And on Friday Ulva Primary was doing a beach clean at Killiechronan at the top of Loch na Keal. Farmer went along to help. They filled a whole skip. Lots of local wildlife operators turned out to help the school too. When he and Daughter got back at the end of the day, there was a heifer beginning to calve. Farmer continued to do the bedding up for the cows whilst Daughter watched the birth. She cleverly spotted that the calf, although borne easily, still had the 'bag' over its head. Having sensibly alerted Farmer, he was able to rub clear the nose and mouth and get the calf breathing. If Daughter hadn't been watching, there might not have been such a happy result.

We had our inspection by Visit Scotland Quality Assurance last week. 2 for the price of 1 this year, as two inspectors came. To keep our costs down I have decided to only grade 4 of the cottages for 2013 so instead of looking at all 8 cottages, they looked at Studio, Shieling, Middle and Toechtamhor. We don't see the paperwork for a few weeks, but they reassured me that we had easily maintained our grading and that there was nothing to worry about. It is always nice to see the cottages through someone elses eyes, and they both said very nice things about the cottages and the location. The sun had broken through by the time they left and the cloud had lifted from sea level and the views emerged.

Jamie has been in checking the sheep and trying to persuade any invaders he sees to return from whence they came. Sheep will enroach and if you let them they will keep on doing so - until they are pushing our own sheep back on themselves. So a little gentle shepherding every now and then reminds them of the lovely land they have on their side of the boundary!
A good few years ago now, one of our ewes appeared at Killiechronan - about 18 miles away.

Our first daffodil. What a shock it was to see that yesterday. Snow drops in the garden have finally turned - they have been beautiful this winter. And the escallonia showing how windy it has been - bare branches on the seaward side of the hedge.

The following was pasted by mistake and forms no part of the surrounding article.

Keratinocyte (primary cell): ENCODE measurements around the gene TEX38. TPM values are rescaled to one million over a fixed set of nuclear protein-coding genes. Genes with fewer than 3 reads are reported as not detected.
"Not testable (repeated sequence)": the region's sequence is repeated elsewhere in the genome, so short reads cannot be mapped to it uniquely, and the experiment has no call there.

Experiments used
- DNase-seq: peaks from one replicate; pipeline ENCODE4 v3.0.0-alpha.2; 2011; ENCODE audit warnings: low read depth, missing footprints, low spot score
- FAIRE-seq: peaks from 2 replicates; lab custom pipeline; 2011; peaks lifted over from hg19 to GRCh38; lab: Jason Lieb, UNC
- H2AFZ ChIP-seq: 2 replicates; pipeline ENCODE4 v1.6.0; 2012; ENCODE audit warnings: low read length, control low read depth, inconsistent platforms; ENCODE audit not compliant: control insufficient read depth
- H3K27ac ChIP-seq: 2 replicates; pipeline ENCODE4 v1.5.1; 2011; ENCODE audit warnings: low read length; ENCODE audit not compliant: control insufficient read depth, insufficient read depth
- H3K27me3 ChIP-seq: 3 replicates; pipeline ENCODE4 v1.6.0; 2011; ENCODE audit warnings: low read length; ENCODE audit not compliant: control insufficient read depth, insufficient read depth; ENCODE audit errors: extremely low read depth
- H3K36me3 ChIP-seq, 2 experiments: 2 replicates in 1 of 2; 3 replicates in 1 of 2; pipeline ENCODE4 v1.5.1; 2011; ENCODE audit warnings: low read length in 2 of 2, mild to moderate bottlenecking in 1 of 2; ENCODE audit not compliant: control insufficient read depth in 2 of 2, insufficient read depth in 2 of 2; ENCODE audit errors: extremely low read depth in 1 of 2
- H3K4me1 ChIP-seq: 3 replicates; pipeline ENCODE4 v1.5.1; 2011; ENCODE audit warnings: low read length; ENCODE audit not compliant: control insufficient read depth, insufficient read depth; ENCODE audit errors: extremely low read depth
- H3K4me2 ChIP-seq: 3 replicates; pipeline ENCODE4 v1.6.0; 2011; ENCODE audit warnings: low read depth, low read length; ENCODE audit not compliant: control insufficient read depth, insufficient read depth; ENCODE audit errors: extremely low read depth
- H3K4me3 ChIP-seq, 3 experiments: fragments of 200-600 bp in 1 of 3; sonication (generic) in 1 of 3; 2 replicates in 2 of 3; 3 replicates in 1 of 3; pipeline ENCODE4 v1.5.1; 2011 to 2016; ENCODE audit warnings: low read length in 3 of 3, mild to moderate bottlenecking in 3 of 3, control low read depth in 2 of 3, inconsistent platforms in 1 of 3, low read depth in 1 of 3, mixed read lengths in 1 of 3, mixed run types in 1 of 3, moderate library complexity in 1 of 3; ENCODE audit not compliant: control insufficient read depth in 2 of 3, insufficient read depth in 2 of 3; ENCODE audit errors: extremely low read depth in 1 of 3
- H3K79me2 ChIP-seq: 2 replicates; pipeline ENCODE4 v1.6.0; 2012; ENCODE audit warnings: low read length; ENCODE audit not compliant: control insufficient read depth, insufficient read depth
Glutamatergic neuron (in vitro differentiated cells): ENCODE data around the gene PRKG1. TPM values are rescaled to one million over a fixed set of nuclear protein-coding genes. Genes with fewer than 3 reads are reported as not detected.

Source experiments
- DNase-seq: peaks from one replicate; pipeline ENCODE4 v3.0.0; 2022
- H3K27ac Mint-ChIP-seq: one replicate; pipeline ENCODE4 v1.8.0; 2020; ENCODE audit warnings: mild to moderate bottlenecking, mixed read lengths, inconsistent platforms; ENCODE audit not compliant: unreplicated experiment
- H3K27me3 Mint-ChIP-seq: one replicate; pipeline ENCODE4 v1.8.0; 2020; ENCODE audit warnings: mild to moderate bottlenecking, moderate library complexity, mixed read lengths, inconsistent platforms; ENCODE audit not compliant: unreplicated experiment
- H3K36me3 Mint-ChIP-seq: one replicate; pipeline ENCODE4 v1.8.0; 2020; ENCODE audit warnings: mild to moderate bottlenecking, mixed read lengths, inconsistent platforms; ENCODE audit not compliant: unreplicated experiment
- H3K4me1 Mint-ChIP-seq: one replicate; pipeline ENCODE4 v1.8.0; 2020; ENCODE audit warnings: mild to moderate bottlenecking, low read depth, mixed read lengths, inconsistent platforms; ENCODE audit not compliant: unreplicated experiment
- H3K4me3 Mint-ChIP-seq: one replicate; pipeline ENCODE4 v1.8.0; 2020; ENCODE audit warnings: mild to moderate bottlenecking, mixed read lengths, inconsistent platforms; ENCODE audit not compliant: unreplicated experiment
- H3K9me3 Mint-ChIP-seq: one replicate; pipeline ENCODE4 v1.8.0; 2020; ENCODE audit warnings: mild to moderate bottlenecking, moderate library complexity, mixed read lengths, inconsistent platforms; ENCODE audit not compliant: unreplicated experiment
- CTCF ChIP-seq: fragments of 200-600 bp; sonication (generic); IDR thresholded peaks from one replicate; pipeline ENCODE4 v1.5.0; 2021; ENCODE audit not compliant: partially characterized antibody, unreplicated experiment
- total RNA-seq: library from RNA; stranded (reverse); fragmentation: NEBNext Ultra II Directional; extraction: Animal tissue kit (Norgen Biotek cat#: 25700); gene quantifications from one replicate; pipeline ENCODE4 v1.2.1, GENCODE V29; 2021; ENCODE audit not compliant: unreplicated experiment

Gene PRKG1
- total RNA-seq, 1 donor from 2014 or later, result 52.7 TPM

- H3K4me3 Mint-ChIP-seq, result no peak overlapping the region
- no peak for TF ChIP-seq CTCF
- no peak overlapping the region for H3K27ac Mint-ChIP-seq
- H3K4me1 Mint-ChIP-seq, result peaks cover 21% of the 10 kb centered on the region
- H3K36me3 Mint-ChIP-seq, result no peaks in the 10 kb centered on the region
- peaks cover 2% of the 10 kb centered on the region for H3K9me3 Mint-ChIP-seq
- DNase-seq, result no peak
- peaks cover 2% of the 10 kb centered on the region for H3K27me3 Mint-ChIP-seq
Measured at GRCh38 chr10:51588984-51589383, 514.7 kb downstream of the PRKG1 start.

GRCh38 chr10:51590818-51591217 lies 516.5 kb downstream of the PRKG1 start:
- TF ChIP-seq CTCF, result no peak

We have passed 32,000 units on the wind turbine generation meter! Half our annual target (12,000) since mid October, and have 6,000 left to produce before next October. About 30% up on last winter. With the amount of rain it is unfortunate that we don't have an obvious site for a small hydro scheme at Treshnish.

Tom Prescott's lovely article came out in the Butterfly Conservation magazine. So proud to see our name there, with photographs of this beautiful place we are lucky enough to live in. If it hadn't been for Tom's encouragement we would not have entered for the RSPB Nature of Farming Awards in the first place!

Monday, 13 February 2012

Highland Cattle Sale, Oban

We couldn't go across yesterday to the Highland Cattle Show as one of our own cows started calving just as we needed to leave, and we couldn't leave her until we knew her calf was safely born - by which time it was too late for the ferry. A few hours later and another calf was born too! So our calving has definitely started.

But the sale was interesting too.

Not a hair out of place.

Fans to keep them cool.

Neighbouring cattle from across the end of Calgary Bay.

Love the Highlander shaped Prize cards.

I don't know if anyone took up the offer of a Valentine's gift from Glasgow! We didn't. We were given a cow once though - a beautiful white Romagnola heifer as a wedding present, and a long time ago! She came from Mull too, though we were not living here at the time. It was the most generous present, and she was the beginning of our own small herd of cows.

We did not come home with any Highlanders though. Lots were being sold to Switzerland, Estonia and Finland today. They are used in grazing management projects. Perhaps we should be thinking of using them here - they graze in a different way from the Aberdeen Angus.

Sunday, 12 February 2012

The week in pictures at Treshnish

Winter sun on reeds near Haunn.

Hopefully not. New chicken shed door.
Our oldest hen. Scots Dumpy.